He saw a few people turn their heads and look up to the choir loft to see who had spoken, but he knew they couldn’t see his face. The light over his music stand only illuminated the pages and nothing more. The same for his companions. The lamp above the piano cast a circle of light onto the pages of the music and everything else faded to black. A hand reached up, once in a while to turn a page, and that was all Mac saw. He picked a song and started playing, plucking the guitar strings. “O Little Town of Bethlehem,” “Away in a Manger,” “Hark the Herald Angles Sing,” he played song after song, singing each carefully, mostly in Korean and not his native American English. It was terribly hard not to use English, since he’d sung these songs in that language ever since he could remember, but his audience was Korean so he stuck to their native tongue. He could speak Korean and sing it with no problem, though, having learned it from the age of nine when he joined his new household. His parents were both originally from South Korea, and even though he wasn’t Asian, it hadn’t mattered to them or to him. He’d picked up the new language easily.
Shortly before the service was scheduled to begin, he stopped the carols, downed a whole bottle of the provided water, and waited. This was a part he particularly enjoyed and that they also did at his parent’s church at home. As during the Easter vigil, a single candle appeared at the back of church. The celebrant lit another candle and that lit another, and another until the whole church was ablaze with the candle light. He started singing the entrance song and the service began. “O come all ye faithful, joyful and triumphant…”
Later, the last few bars of “Silent Night” finished. He had played with the guitar, as was traditional, to imitate the first time the song had been sung in Germany, and the congregation sat in silence while the final few received their communion. This was where, in his parent’s church, the soloist usually sang one of Mac’s favorite Christmas carols. He looked over at the two in the choir loft and saw a hand, in the light of the piano, gesture encouragement for him to sing, almost as if they could read his mind.
“OK. I might as well go for it. My voice is pretty much shot, by now, but what the heck,” he thought. He needed no instrument except his own pipes for this song. He also didn’t need the music sheets. He knew the words by heart. He stood to give his lungs more room.
“O holy night, the stars are shining brightly…” he began then almost laughed at the ironic words.
This song had always been one of his favorites, ever since he heard it that first Christmas with his parents. He remembered the church, back then, as everyone settled down after communion, praying or just thinking, in the silence. From the quiet, in the choir, a voice began singing softly, and that voice entranced him. As the song built up, the soloist kept with it, raising her voice to the heavens, proclaiming the birth of the Lord. Mac remembered the past and he raised his voice, too, not feeling the scratchy throat he had when he entered the church earlier. He sang out strong and confident, reaching the high notes easily, “O night, divine…” He was glad to sing this song. It burst forth form his lips. As he remembered that first Christmas so long ago, and how he had felt so loved, he could almost feel his mother’s arm around him, sending tendrils of warmth down his shoulders and into his heart. His father, on the other side, held his hand providing a strong grip, letting him know that he was safe and protected. That Christmas Eve so long ago was the first time he allowed his new mother put her arm around him and his father hold his hand. It was the first time he felt loved enough to let them into his heart. He knew now what he had discovered back then, and that, more than anything in the world, gave him peace.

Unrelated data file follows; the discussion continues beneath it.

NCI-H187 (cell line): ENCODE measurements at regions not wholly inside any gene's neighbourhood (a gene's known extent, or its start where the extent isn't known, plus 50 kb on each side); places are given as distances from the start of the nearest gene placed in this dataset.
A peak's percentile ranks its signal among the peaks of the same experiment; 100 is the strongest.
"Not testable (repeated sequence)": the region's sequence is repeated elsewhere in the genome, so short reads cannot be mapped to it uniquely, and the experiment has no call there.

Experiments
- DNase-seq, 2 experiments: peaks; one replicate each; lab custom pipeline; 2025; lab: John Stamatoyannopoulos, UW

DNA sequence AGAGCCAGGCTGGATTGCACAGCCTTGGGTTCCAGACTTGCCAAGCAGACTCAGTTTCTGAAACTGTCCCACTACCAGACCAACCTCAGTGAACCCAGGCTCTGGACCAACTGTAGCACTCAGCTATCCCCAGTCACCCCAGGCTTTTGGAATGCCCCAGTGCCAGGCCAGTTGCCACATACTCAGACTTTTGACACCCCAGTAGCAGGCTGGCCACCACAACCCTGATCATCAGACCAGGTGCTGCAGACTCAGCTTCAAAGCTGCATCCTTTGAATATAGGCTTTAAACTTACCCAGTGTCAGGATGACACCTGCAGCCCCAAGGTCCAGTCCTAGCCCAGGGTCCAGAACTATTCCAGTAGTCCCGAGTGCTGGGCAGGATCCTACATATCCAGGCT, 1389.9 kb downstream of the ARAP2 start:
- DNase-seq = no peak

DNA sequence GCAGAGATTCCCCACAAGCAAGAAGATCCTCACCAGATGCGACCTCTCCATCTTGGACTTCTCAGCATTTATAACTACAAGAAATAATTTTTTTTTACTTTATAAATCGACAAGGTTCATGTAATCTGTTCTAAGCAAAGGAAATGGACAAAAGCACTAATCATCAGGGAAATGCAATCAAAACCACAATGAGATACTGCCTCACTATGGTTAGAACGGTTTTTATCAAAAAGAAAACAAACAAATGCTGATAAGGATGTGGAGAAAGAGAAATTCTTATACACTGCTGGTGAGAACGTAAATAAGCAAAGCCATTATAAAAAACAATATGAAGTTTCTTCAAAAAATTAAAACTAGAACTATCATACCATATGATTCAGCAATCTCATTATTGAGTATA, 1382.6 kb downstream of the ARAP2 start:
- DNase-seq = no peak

Mac sang, feeling this night as he had experienced it back then, eleven years ago with his foster parents, now his adopted parents. This song he sang for himself, not for the others in the congregation below. It was his gift to himself, and it took away his loneliness, replacing it with a warm glow. He realized he was happy. Happy to have found his family, happy with his job, even though it was in a K-pop boy band. He actually enjoyed it and liked the guys, although the schedule was crazy. He didn’t feel tired, anymore. An almost overwhelming sense of peace and joy enveloped him.
He finished the song, letting it die away with the last note and noticed more than a few faces looking up to the choir loft. A silence permeated the church, then he heard someone clapping, a few small claps, and before he knew it, the whole congregation stood and turned in his direction, applauding him. Embarrassed, he stepped further back into the shadows.